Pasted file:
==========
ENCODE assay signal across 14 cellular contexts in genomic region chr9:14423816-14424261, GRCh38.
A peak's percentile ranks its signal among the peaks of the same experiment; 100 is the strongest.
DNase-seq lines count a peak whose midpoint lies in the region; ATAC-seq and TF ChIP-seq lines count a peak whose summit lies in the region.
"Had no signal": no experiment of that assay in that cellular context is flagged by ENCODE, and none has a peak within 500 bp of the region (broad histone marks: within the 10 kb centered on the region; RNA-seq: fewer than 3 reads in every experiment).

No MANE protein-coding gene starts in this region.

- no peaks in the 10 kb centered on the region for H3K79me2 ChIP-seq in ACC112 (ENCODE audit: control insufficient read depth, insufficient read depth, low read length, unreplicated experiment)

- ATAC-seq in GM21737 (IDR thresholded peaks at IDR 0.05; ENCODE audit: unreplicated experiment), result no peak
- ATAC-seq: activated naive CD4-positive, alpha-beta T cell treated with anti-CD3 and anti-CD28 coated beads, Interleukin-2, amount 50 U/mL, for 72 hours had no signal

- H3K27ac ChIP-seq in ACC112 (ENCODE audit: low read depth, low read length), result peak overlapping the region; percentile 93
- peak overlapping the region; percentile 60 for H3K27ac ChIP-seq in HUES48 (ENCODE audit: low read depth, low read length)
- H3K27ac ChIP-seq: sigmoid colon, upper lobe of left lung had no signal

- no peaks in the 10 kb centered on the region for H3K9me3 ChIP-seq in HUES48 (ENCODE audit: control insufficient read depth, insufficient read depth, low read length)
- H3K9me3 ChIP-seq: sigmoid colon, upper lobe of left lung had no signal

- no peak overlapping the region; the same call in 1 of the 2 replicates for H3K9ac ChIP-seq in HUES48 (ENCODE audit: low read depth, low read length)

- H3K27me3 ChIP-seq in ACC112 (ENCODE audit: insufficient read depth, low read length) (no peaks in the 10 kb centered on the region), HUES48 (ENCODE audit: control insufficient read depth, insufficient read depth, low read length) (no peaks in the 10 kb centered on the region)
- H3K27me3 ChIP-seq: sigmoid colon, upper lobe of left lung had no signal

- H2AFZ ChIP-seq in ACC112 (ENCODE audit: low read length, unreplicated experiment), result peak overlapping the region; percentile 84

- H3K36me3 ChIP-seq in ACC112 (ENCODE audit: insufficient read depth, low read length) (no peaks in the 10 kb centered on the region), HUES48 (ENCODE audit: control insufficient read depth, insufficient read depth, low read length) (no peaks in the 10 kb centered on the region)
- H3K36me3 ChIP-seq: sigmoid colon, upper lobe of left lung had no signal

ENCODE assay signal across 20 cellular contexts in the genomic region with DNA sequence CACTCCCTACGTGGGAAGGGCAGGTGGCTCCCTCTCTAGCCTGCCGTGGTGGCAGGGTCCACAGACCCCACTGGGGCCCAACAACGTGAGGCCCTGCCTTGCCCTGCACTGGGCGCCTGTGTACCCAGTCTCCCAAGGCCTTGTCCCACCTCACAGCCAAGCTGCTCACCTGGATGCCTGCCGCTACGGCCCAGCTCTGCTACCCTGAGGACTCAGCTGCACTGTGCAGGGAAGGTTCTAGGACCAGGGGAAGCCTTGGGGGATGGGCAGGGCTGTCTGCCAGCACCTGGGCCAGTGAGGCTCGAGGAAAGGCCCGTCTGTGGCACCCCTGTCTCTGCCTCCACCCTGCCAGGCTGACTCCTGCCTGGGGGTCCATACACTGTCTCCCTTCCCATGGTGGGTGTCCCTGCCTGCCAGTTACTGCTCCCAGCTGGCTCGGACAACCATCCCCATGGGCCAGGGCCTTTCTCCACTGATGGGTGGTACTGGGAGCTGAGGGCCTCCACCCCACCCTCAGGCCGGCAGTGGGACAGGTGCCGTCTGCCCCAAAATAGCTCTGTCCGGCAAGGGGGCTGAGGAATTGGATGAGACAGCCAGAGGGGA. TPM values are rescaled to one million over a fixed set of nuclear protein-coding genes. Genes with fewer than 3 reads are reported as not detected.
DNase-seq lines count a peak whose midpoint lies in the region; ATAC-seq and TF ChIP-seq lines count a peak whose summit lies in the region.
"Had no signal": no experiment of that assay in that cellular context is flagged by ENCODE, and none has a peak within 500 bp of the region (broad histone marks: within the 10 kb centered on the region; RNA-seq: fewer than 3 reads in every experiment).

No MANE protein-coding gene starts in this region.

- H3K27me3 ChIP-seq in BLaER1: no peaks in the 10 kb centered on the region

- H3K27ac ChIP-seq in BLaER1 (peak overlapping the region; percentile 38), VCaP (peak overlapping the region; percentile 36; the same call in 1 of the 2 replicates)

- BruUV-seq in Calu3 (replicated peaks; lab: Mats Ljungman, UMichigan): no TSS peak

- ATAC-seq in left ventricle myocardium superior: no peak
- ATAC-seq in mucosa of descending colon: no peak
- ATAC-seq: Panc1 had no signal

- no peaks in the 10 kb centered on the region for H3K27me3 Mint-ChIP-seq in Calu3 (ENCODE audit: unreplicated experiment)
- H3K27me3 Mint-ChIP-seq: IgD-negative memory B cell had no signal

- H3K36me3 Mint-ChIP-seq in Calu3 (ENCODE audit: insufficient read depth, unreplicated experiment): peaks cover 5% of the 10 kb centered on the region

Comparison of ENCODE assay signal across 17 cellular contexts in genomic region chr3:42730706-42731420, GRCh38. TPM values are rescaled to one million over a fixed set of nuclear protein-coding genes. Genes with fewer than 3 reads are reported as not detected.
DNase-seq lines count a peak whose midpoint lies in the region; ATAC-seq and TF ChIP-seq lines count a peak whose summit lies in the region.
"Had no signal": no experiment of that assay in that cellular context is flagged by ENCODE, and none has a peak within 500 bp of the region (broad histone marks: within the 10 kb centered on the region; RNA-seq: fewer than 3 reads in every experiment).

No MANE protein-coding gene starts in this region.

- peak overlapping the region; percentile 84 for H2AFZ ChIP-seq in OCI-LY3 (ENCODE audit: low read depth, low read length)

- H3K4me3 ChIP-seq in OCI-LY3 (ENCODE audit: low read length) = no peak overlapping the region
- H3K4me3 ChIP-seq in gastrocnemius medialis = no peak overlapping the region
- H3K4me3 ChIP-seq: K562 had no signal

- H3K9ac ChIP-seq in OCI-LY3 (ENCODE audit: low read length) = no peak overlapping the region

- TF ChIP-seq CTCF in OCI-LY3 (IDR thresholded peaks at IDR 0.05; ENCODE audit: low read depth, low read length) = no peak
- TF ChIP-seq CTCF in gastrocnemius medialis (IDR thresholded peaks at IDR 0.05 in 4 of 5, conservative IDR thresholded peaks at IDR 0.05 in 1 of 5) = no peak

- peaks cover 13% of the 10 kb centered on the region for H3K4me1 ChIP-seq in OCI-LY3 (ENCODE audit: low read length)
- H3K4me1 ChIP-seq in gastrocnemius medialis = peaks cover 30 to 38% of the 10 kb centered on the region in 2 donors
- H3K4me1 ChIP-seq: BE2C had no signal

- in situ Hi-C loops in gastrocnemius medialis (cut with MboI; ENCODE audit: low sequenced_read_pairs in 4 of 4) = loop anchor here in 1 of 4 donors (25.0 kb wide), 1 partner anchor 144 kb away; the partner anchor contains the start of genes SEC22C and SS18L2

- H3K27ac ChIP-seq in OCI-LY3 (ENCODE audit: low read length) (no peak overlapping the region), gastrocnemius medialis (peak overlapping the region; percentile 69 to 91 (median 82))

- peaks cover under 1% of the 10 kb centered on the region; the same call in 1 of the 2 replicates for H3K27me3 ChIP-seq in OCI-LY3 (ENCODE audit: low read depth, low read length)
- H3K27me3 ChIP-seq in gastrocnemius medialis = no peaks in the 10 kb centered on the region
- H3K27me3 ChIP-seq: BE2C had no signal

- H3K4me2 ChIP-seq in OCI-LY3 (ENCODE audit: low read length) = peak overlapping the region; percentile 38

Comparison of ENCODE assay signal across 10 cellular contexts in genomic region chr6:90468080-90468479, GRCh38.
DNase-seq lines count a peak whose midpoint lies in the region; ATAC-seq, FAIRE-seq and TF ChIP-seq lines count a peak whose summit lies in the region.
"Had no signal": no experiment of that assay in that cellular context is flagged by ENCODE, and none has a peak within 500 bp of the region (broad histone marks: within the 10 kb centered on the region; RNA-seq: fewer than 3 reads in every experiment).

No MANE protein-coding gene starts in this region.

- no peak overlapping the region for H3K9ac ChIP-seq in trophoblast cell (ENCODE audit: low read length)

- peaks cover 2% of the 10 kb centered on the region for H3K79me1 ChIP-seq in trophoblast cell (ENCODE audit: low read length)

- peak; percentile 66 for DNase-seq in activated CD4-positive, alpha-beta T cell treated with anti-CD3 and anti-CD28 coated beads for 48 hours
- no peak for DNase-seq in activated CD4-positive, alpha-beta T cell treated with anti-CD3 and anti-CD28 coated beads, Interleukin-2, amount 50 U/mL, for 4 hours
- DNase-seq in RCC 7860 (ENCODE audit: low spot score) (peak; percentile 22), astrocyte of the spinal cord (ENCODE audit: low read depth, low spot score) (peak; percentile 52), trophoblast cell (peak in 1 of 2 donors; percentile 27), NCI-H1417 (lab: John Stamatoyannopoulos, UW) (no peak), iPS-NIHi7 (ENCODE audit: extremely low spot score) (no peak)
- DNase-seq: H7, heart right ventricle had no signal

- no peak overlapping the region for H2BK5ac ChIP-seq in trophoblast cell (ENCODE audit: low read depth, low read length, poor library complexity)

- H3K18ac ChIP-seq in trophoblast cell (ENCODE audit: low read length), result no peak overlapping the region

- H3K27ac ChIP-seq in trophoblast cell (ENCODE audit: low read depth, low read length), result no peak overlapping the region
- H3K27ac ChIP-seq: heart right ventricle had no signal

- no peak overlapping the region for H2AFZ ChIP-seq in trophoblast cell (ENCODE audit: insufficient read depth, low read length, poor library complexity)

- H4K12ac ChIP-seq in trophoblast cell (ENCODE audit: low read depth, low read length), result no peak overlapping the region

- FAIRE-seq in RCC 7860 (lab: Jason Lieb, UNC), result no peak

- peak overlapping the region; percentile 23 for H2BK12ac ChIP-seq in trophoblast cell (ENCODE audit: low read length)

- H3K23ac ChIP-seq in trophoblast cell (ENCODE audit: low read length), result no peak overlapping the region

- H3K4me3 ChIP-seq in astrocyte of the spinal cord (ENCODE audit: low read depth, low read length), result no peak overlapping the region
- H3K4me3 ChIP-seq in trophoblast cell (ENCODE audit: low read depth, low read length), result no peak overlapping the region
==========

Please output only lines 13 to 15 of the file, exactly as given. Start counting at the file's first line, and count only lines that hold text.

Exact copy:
- H3K9me3 ChIP-seq: sigmoid colon, upper lobe of left lung had no signal

- no peak overlapping the region; the same call in 1 of the 2 replicates for H3K9ac ChIP-seq in HUES48 (ENCODE audit: low read depth, low read length)

- H3K27me3 ChIP-seq in ACC112 (ENCODE audit: insufficient read depth, low read length) (no peaks in the 10 kb centered on the region), HUES48 (ENCODE audit: control insufficient read depth, insufficient read depth, low read length) (no peaks in the 10 kb centered on the region)